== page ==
Section 13 

Rent Regulation

Sub-Section 13.12

Tenant Requested Improvement


s.59(1), 118(2), 137, The Residential Tenancies Act
s. 9(1), Residential Rent Regulation


Allowable rent: the maximum amount a landlord can charge for a rental unit; this amount is based on:

  • the guideline increases the landlord takes after giving a tenant three months’ written notice; or
  • an Order the Branch issues, setting the rent.

Anniversary date: the date on which a landlord is entitled to increase the rent on a rental unit. In some residential complexes, all units have the same anniversary or rent increase date. In other complexes, the anniversary dates may be spaced throughout the year. A landlord can usually increase rent for a rental unit only once every 12 months. A landlord can change the anniversary date on a rental unit by waiting more than 12 months between rent increases. For example: The anniversary date on a particular unit was September 1, 2003. The landlord wanted to change the anniversary date to January 1 to coincide with the anniversary dates on the other units in the complex. To change the date, the landlord did not increase the rent on September 1, 2003 but waited for the increase until January 1, 2004.

Annual rent increase guideline: the percentage that a landlord can increase rent without applying to the Branch for approval. The Government sets the amount each year. The guideline takes effect on January 1. For an explanation of how the annual rent increase guideline is calculated, click here. A landlord can apply for a larger increase if they can show that a guideline will not cover their operating or capital expenses. The guideline applies to most rental units, including apartments, single rooms, houses, duplexes, mobile homes and mobile home lots. The Residential Tenancies Act does not apply to rent increases on land leases.

Rent: the amount of money paid by a tenant to a landlord for the right to occupy a rental unit and the use of common areas, services and facilities; rent includes any service/facility for which the tenant pays a separate charge (For example: parking, storage locker.)


If a tenant asks a landlord to provide an extra service or amenity, the landlord might be entitled to charge extra rent. The Branch sets the amount of the extra rent.


An improvement is a change or addition to the rental unit or residential complex that increases its rental value. The improvement must be an item or service that isn’t included in the rent. Parking stalls which are commonly available for an additional cost aren’t considered improvements.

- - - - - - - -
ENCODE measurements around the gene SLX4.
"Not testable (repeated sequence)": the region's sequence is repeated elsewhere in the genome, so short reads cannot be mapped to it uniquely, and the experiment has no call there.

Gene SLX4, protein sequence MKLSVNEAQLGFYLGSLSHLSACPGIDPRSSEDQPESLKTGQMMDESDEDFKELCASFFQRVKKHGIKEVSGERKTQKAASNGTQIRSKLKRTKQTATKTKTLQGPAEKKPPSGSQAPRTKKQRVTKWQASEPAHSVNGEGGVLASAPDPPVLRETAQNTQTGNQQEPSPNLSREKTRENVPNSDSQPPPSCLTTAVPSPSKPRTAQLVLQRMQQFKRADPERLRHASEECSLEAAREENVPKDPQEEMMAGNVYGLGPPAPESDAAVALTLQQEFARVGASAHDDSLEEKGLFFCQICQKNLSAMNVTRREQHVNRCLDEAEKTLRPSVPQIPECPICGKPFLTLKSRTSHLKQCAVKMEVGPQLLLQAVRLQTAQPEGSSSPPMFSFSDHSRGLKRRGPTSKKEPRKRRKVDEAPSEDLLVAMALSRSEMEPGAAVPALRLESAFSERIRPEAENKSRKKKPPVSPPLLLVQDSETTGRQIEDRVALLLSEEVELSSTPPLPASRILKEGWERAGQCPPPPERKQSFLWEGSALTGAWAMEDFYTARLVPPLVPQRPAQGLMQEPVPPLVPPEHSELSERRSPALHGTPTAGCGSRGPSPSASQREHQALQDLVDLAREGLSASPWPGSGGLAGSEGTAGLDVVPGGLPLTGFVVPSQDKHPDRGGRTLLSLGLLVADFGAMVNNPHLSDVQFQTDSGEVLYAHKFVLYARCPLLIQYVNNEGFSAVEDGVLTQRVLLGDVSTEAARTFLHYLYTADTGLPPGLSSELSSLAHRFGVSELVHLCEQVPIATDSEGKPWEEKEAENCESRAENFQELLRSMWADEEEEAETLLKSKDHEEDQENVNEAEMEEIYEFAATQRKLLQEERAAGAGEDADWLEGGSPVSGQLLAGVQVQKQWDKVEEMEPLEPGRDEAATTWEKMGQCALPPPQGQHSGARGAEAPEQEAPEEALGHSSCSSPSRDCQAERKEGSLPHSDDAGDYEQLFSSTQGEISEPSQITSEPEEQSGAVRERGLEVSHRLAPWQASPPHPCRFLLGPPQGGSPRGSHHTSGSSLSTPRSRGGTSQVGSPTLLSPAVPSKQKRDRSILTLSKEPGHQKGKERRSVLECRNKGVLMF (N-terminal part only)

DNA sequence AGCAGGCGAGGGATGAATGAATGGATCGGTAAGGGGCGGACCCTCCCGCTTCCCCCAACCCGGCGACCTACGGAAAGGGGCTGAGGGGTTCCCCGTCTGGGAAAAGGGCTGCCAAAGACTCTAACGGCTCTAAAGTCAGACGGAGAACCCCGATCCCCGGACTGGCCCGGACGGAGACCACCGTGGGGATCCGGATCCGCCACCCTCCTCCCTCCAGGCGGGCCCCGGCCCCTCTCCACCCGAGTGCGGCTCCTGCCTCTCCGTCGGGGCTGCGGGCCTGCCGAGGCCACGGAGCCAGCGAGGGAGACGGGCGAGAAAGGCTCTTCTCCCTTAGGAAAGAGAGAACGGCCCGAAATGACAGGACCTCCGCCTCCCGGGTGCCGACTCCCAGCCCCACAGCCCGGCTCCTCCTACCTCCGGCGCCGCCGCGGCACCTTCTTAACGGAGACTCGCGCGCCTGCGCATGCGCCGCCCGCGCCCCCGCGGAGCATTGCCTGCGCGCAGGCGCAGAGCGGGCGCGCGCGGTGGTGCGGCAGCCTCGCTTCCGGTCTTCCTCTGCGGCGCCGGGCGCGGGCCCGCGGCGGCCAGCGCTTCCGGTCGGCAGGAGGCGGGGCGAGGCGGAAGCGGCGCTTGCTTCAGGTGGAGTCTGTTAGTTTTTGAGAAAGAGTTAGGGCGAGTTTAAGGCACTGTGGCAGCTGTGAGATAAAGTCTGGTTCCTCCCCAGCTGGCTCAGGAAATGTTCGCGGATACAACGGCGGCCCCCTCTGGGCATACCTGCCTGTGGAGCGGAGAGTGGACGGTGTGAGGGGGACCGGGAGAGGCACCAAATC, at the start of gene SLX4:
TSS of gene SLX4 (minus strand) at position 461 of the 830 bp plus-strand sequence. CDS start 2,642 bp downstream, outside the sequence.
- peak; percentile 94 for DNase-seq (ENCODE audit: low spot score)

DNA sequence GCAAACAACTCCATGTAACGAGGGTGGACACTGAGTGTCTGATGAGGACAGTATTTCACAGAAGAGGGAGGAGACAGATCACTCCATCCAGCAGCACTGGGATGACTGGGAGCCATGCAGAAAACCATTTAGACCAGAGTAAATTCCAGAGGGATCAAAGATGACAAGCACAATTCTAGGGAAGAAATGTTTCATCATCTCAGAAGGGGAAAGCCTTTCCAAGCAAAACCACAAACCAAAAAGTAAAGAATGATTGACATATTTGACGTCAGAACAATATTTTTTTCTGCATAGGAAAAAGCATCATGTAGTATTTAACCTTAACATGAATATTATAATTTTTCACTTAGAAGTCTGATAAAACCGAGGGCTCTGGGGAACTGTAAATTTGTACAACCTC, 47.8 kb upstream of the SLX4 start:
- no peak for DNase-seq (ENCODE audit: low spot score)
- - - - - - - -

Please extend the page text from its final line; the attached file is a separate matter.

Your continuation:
Here are some examples of tenant requested improvements:

  • a frost-free fridge when a landlord normally provides only the manual defrost type;

  • a window air conditioner in a building with no air conditioning;

  • hydro service in a complex where the units are individually metered and the hydro is normally paid by the tenant.


A tenant requested improvement can’t be used to make up for normal wear and tear or to repair damage. If it appears that the improvement is really normal maintenance or upgrading required by law, the Branch may decide not to approve the landlord’s application for a tenant requested improvement.


It’s up to the landlord to decide if they want to provide the improvement the tenant requests. The Branch won’t order a landlord to provide an item or service that isn’t normally included in the rent. For example: A tenant asks the landlord to provide an air conditioner. The landlord declines to provide it for the tenant. Since air conditioning is not a service the landlord usually provides, the Branch won’t order the landlord to supply it.


If a landlord decides to give the tenant what they requested, the landlord must apply to the Branch for an Order to set the value of the improvement. The Branch supplies an application form for the landlord to complete. Landlords may use their own form as long as it has the same information as the Branch’s form. The Branch must receive the application no later than 15 days after the landlord complies with the tenant's request  . The landlord must include a copy of the tenant’s written request for the improvement along with the application.


A landlord may withdraw an application for a Tenant Requested Improvement. But they must withdraw it before they start to provide the improvement or service and charge for it.

A landlord, who adds a service that was not included in the rent before, can only charge for it if:

  • the tenant requests the improvement; and
  • they apply to the Branch to fix the value of the improvement.


A landlord and tenant may agree on the monthly charge for the improvement. If there is an agreement, the landlord should include a copy of it with the application. The Branch approves reasonable repayment schedules. If the tenant and landlord don’t have a reasonable repayment agreement or schedule, the Branch can try to help them reach one.


If necessary, the Branch can also determine the amount and number of payments, based on the total cost of the improvement. To determine the number of payments, the Branch may use the guidelines for capital expenditures in the regulations.


When issuing an Order setting the value of an improvement, the Branch considers:

  • the type of improvement or service;

  • any agreement between the landlord and tenant;

  • the duration of the improvement or service; and